TR13-107 Authors: Gil Cohen, Ivan Bjerre Damgard, Yuval Ishai, Jonas Kolker, Peter Bro Miltersen, Ran Raz, Ron Rothblum

Publication: 9th August 2013 10:40

Downloads: 2612

Keywords:

We put forward a new approach for the design of efficient multiparty protocols:

1. Design a protocol for a small number of parties (say, 3 or 4) which achieves

security against a single corrupted party. Such protocols are typically easy

to construct as they may employ techniques that do not scale well with the

number of corrupted parties.

2. Recursively compose with itself to obtain an efficient n-party protocol which

achieves security against a constant fraction of corrupted parties.

The second step of our approach combines the player emulation technique of Hirt

and Maurer (J. Cryptology, 2000) with constructions of logarithmic-depth formulae

which compute threshold functions using only constant fan-in threshold gates.

Using this approach, we simplify and improve on previous results in cryptography

and distributed computing. In particular:

- We provide conceptually simple constructions of efficient protocols for Secure

Multiparty Computation (MPC) in the presence of an honest majority, as well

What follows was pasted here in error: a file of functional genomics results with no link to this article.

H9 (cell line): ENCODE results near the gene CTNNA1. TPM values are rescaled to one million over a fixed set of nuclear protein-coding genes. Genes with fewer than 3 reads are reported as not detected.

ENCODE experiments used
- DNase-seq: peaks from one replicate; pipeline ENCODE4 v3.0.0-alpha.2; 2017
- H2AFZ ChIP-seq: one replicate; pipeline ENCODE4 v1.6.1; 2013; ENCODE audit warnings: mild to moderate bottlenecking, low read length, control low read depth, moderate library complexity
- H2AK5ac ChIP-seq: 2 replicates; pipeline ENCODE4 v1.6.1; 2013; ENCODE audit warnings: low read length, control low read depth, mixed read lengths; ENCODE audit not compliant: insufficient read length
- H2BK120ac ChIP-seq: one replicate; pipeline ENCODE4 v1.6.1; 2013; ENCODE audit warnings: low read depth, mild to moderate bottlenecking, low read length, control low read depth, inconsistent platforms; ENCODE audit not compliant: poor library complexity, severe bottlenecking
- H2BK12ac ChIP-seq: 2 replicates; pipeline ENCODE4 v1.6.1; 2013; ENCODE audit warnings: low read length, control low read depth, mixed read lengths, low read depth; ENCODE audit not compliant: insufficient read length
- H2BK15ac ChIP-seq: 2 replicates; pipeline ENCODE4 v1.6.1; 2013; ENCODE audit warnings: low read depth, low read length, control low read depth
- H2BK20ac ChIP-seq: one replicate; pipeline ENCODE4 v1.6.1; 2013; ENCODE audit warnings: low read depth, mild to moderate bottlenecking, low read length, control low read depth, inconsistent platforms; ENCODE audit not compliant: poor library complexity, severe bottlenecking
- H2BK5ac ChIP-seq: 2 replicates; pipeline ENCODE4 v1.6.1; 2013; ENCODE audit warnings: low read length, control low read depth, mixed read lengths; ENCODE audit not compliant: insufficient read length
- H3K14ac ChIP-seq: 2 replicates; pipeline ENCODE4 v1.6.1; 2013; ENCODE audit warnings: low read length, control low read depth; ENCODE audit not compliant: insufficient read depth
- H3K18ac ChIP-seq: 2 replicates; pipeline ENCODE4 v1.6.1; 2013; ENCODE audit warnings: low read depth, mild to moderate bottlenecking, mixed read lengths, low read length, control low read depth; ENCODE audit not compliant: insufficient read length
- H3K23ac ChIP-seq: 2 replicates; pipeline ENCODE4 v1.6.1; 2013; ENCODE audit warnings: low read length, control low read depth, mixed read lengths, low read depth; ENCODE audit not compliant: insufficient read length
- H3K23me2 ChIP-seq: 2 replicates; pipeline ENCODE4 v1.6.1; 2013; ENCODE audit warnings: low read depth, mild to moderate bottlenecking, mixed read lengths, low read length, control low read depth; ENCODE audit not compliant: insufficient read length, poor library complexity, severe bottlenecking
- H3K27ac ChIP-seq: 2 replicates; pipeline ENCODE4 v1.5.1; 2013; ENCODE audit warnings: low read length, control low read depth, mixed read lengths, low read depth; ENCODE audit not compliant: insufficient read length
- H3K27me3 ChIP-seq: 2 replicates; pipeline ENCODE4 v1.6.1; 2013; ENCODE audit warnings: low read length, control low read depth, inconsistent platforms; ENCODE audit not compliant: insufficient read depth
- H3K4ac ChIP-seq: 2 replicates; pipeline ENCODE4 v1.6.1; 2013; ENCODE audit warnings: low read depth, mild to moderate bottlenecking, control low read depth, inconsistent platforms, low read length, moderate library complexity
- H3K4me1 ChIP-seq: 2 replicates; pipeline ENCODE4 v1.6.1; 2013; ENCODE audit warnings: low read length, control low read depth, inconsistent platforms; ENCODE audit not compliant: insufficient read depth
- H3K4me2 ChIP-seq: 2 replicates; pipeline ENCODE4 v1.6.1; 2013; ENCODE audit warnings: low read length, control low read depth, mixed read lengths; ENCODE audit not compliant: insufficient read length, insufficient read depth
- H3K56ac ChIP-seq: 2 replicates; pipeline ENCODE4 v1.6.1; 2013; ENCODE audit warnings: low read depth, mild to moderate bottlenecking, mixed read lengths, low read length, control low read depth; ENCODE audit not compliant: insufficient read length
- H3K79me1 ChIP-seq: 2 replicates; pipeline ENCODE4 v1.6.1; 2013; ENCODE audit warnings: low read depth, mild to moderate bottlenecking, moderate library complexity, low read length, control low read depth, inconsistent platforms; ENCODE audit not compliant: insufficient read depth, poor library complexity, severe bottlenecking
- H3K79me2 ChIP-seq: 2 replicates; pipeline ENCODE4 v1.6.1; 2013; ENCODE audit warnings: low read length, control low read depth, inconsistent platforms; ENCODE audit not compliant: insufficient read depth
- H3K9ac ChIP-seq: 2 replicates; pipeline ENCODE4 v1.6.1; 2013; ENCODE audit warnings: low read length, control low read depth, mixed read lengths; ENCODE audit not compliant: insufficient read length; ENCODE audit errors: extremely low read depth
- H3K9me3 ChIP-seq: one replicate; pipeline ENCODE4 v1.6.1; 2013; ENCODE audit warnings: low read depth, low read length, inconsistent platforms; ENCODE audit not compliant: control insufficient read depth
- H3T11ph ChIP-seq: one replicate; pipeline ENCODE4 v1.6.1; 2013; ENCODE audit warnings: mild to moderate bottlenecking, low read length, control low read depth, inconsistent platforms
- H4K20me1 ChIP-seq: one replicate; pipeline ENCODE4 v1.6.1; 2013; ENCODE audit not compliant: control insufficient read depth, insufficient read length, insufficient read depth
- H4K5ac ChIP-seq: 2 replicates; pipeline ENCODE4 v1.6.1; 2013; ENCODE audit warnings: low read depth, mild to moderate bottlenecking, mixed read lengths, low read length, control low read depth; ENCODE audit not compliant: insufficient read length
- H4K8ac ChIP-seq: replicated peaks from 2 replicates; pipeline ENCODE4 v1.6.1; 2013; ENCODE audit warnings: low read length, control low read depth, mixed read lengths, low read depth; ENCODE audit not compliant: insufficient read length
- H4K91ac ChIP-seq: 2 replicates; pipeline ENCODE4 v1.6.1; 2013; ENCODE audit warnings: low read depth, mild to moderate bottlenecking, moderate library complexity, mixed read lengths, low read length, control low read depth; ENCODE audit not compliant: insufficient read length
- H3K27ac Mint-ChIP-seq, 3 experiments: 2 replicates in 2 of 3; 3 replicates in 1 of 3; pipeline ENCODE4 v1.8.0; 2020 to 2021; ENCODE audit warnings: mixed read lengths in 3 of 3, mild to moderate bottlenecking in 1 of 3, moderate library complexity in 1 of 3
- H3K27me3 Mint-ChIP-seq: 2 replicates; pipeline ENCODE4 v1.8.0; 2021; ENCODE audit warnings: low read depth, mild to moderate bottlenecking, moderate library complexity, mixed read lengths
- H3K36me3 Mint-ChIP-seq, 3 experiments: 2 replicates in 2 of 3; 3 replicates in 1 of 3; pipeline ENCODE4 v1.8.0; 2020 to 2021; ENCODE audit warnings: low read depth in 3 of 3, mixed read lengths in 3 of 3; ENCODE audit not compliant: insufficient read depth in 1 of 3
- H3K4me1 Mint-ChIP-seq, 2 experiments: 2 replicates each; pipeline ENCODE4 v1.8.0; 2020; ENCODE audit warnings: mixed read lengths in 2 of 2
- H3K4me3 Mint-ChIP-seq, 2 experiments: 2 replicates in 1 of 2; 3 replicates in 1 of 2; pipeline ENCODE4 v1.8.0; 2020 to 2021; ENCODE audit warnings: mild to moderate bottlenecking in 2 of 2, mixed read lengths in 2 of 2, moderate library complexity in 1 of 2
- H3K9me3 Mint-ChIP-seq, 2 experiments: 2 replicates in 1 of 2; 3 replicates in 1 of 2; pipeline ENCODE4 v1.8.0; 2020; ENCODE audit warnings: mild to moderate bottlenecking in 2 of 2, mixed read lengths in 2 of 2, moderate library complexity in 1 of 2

as broadcast protocols from point-to-point channels and a 2-cast primitive.

- We obtain new results on MPC over blackbox groups and other algebraic structures.

The above results rely on the following complexity-theoretic contributions, which

may be of independent interest:

- We show that for every integers j,k such that m = (k-1)/(j-1) is an integer,

there is an explicit (poly(n)-time) construction of a logarithmic-depth formula

which computes a good approximation of an (n/m)-out-of-n threshold function using

only j-out-of-k threshold gates and no constants.

- For the special case of n-bit majority from 3-bit majority gates, a non-explicit

construction follows from the work of Valiant (J. Algorithms, 1984). For this

special case, we provide an explicit construction with a better approximation than

for the general threshold case, and also an exact explicit construction based on

standard complexity-theoretic or cryptographic assumptions.